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The first half of the Edo period Arita and Imari ceramic wares

Strength is characteristic of early Imari ceramic ware.
Early overglaze enamels with beautiful multicolor designs

It is said that porcelain was first made in Arita in Japan at the beginning of the modern era, when Sanpei Ri found stone material for porcelain in Arita Izumiyama. Arita porcelain ware was called "Imari ware" because the products were shipped from the port of Imari. "Imari-yaki" is widely known even in Southeast Asian and European countries, let alone at home.
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The Imari ceramics made from the 1610s, when Arita ware began, to about 1650 when technical innovation changed the pottery environment are called "early Imari," and are characterized by thick vessels, thick glaze, and rough painting.
Overglaze painting decoration began in Arita in the 1640s, which has been proved by remaining overglaze enamel works and fragments and records showing that the founder Kakiemon brought 'akaemono' (overglaze polychrome enamel ware) with him to Nagasaki in 1647. It is considered that the traditional monochrome decoration with cobalt-blue (sometsuke), originally developed in China, and made an epoch-making change to the polychrome enamel depiction. So, those works created from the very beginning of the 1640s to the 1660s when paints and depiction began to change are separately referred to as "early overglaze enamels."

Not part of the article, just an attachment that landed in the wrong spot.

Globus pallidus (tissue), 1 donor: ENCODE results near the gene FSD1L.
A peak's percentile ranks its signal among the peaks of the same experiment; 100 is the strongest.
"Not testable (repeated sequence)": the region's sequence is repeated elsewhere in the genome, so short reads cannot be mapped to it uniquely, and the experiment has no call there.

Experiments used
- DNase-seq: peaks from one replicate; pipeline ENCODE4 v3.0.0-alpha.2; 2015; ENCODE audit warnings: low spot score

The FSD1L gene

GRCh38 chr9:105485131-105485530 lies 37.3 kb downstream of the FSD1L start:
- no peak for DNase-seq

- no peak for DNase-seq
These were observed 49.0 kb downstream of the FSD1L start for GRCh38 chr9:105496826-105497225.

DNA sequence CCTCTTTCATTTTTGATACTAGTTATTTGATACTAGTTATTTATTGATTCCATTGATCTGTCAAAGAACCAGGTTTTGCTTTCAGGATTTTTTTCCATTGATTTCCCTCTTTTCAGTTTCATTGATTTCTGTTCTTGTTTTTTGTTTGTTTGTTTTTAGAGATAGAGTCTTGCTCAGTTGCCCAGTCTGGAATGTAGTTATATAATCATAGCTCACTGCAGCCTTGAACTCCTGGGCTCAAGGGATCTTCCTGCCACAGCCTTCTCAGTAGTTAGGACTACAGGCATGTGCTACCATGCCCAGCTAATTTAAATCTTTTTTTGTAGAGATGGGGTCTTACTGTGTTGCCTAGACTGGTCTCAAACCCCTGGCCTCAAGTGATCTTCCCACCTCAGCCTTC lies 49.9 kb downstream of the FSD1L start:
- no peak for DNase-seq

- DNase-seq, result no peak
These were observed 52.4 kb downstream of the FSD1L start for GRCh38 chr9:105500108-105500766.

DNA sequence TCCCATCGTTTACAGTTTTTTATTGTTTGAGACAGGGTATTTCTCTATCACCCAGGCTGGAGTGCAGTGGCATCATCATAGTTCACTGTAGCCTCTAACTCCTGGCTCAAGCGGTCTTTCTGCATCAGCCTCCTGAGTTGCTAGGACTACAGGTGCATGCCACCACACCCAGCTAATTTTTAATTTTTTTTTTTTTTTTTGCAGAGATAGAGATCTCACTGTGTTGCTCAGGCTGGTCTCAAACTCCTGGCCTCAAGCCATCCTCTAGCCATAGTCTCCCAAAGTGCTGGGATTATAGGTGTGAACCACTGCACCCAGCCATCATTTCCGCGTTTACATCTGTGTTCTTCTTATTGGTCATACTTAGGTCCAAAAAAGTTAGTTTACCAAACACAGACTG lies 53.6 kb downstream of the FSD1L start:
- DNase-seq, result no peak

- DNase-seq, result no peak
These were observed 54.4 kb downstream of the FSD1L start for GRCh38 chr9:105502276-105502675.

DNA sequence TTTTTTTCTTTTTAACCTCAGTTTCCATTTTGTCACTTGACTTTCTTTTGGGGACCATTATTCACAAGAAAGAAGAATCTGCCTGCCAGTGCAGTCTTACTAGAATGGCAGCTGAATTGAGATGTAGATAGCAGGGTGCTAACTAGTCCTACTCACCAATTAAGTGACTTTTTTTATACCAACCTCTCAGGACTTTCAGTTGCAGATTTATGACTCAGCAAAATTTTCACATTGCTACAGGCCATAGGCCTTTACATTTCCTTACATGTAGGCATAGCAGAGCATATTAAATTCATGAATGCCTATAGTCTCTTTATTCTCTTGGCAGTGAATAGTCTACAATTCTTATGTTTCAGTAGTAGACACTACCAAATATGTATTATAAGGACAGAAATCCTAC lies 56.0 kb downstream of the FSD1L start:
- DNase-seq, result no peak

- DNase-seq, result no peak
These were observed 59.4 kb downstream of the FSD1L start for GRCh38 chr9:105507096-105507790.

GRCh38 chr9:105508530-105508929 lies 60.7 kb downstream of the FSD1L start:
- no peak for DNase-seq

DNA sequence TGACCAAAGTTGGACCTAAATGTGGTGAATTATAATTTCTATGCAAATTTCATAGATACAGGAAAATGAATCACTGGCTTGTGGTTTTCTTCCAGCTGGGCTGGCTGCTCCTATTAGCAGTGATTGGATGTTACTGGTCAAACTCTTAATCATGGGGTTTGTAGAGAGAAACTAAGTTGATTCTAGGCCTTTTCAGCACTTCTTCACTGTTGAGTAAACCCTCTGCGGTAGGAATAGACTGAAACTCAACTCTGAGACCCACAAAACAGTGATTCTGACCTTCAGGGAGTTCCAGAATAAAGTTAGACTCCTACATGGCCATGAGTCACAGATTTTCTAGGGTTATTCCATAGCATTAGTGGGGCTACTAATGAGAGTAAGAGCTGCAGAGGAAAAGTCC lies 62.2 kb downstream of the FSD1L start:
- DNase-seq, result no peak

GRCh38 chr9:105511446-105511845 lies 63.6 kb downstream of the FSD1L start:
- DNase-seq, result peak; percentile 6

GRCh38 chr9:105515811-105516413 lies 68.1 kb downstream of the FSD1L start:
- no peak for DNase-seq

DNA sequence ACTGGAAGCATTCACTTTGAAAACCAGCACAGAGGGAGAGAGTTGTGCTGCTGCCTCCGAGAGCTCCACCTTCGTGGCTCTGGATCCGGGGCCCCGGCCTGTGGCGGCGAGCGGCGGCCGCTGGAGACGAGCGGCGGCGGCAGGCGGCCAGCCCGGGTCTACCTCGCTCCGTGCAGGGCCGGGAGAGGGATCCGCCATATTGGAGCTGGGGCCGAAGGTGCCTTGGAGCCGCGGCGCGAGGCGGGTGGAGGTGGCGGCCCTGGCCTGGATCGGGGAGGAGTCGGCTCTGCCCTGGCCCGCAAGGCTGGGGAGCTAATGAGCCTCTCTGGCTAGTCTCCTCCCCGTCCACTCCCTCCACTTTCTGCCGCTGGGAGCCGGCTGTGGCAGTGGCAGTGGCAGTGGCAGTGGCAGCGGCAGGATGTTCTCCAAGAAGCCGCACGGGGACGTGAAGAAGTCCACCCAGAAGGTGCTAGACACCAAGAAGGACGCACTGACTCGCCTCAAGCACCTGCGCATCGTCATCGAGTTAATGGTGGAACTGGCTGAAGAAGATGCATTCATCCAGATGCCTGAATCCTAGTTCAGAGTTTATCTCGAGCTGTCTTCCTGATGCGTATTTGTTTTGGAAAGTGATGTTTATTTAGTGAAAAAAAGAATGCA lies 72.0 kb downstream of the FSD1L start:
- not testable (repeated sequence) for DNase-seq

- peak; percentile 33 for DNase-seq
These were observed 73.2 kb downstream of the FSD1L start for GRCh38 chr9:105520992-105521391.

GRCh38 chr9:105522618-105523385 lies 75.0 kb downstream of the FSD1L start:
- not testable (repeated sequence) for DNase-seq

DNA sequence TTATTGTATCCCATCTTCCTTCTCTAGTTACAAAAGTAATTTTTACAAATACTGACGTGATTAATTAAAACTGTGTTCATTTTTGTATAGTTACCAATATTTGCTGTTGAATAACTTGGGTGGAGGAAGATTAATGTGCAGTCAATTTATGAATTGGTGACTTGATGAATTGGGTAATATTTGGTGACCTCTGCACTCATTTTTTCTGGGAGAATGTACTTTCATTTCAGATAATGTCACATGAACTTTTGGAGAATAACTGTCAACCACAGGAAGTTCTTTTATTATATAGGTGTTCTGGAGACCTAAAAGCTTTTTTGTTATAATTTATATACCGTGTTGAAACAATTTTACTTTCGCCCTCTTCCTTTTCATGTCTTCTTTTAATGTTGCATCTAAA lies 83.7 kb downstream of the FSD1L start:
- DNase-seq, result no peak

image Kakiemon's delicate and refined style fascinated the European royals and aristocracy.
The Kakiemon style was in fashion between the 1670s and the 1690s. The style is characterized by colorful designs with red, green, and yellow enamels after being outlined in red and black. The design is very picturesque making the most of the delicately unpainted milky white background (nigoshide). These typical porcelain wares were fired in a Kakiemon kiln, while a great number of similar products were created in other kilns. So they are known generally as "Kakiemon."
The Kakiemon style was popular only at a certain part of the Edo period that falls on the 4th and 5th Sakaida although it is often considered to be continuous even today.
A large amount of the Kakiemon-style porcelain was exported to Europe and imitated in the Meissen kiln in Germany and the Chantilly kiln in France. Porcelain wares of this delicate and graceful style must have charmed European royal and aristocratic families.


COLUMN Kakiemon Style (Enpo era)
Iroefujinzou (Overglaze Enamel Statue of Woman)


This statue is a masterpiece of the Kakiemon style made in 1680`1700. The large head and the small hands in relation to its overall balance provide an image of a woman of a small and delicate frame. The unbalanced proportions create a feeling of a feminine sweet disposition. This statue whose body parts were separately formed with different molds is so elaborately finished that no seams are found except on the sides. The bottom is flat and unglazed, leaving some texture. An air hole is seen at the left back shoulder and the mouth is opened deep into the inside.


IroefujinzouiKakiemon Stylej
In the 1680s to the 1700s
Owned by the Kyushu Ceramic Museum in Saga
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